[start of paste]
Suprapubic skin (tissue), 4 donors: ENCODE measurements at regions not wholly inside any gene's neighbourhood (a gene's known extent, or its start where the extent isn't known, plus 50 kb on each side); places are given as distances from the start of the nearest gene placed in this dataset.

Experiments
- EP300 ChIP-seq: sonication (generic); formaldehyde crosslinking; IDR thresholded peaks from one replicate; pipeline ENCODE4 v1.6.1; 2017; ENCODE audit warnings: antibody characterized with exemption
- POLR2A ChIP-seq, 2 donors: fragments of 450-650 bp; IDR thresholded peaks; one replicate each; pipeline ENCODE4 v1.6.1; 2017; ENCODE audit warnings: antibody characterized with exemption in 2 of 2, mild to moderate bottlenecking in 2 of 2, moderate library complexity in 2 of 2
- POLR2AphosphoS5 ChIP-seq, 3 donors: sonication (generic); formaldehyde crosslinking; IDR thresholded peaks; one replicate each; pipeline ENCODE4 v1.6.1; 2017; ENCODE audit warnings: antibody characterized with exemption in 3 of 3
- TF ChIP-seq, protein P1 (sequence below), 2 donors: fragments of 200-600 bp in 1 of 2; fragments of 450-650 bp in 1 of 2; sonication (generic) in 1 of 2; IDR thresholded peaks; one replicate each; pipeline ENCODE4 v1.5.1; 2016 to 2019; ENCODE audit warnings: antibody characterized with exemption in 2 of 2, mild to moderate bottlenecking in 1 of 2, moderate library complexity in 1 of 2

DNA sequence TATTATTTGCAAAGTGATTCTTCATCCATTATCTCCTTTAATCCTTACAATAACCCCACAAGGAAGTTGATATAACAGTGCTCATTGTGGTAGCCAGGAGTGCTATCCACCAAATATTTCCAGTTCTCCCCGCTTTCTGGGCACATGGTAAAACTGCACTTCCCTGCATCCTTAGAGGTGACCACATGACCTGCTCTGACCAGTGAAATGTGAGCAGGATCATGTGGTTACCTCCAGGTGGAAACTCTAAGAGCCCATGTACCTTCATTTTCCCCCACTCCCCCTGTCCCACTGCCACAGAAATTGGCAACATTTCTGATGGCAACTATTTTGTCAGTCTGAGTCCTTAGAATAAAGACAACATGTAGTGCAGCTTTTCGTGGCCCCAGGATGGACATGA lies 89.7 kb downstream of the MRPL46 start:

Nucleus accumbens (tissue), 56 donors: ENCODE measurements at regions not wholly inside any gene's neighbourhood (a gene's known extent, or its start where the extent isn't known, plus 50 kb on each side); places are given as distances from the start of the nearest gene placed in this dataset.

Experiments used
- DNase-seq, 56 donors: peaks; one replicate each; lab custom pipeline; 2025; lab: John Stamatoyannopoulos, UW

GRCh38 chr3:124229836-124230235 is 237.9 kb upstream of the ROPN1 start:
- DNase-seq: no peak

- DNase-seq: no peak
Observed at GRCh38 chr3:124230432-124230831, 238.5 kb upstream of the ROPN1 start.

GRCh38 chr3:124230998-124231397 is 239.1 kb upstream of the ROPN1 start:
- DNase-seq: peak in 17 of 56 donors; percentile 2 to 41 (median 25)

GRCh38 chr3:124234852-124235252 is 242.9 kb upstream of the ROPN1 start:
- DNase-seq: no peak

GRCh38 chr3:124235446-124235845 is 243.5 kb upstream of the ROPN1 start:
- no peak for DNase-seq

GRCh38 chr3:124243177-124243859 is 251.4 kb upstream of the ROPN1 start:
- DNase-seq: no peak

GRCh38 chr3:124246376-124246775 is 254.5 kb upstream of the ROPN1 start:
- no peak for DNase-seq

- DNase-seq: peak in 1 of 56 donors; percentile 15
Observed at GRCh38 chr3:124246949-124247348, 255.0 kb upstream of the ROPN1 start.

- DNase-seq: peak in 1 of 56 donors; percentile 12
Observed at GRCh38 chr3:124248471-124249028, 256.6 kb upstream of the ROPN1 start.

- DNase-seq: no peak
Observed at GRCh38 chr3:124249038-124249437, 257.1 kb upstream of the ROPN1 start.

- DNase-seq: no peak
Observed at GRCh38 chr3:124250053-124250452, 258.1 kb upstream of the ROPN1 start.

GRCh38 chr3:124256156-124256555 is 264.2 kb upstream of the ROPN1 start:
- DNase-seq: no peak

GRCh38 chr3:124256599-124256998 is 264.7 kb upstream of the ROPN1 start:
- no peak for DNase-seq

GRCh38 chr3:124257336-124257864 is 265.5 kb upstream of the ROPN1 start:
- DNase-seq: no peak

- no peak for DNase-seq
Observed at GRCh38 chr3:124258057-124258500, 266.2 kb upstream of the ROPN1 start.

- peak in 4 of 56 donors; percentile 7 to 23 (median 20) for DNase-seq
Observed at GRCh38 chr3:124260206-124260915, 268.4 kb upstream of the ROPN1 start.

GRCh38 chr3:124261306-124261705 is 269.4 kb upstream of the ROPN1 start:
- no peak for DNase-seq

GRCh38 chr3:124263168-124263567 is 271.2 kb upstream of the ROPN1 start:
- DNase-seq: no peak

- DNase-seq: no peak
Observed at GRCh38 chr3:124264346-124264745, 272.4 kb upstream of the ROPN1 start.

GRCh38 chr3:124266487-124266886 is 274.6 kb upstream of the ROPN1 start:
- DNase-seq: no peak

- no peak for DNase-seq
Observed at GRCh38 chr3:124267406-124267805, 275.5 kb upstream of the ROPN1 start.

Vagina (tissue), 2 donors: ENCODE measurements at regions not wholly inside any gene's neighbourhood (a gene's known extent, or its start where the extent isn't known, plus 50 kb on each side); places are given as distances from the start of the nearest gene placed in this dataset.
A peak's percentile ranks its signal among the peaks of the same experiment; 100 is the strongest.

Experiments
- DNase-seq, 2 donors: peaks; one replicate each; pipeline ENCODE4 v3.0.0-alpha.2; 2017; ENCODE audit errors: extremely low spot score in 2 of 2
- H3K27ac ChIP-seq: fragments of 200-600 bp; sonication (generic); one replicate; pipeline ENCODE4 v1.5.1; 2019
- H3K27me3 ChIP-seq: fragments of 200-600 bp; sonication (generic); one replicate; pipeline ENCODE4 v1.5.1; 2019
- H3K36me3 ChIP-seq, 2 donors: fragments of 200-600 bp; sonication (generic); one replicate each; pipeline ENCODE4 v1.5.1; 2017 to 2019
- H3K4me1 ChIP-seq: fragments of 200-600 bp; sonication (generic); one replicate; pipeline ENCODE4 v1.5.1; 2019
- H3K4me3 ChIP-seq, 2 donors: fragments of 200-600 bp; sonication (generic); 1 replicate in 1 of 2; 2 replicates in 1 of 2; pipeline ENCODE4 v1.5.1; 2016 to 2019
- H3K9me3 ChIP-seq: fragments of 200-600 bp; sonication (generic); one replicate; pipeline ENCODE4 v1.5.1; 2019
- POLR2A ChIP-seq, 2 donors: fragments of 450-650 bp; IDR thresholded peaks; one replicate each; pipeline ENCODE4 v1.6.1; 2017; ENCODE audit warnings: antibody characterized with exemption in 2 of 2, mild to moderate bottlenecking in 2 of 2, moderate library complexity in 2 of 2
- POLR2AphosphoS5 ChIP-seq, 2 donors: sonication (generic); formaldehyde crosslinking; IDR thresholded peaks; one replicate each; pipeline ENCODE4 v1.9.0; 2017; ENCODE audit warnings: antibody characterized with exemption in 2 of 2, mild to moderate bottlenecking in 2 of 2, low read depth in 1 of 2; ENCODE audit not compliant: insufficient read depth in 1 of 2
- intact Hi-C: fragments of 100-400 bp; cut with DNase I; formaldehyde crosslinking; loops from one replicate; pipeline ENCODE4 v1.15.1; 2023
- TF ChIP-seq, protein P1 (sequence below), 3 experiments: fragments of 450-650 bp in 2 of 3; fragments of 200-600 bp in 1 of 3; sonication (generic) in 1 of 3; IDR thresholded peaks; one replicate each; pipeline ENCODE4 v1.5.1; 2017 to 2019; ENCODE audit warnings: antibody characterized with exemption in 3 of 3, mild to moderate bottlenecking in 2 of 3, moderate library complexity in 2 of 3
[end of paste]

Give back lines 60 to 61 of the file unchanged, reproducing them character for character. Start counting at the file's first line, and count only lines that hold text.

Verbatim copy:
- H3K4me1 ChIP-seq: fragments of 200-600 bp; sonication (generic); one replicate; pipeline ENCODE4 v1.5.1; 2019
- H3K4me3 ChIP-seq, 2 donors: fragments of 200-600 bp; sonication (generic); 1 replicate in 1 of 2; 2 replicates in 1 of 2; pipeline ENCODE4 v1.5.1; 2016 to 2019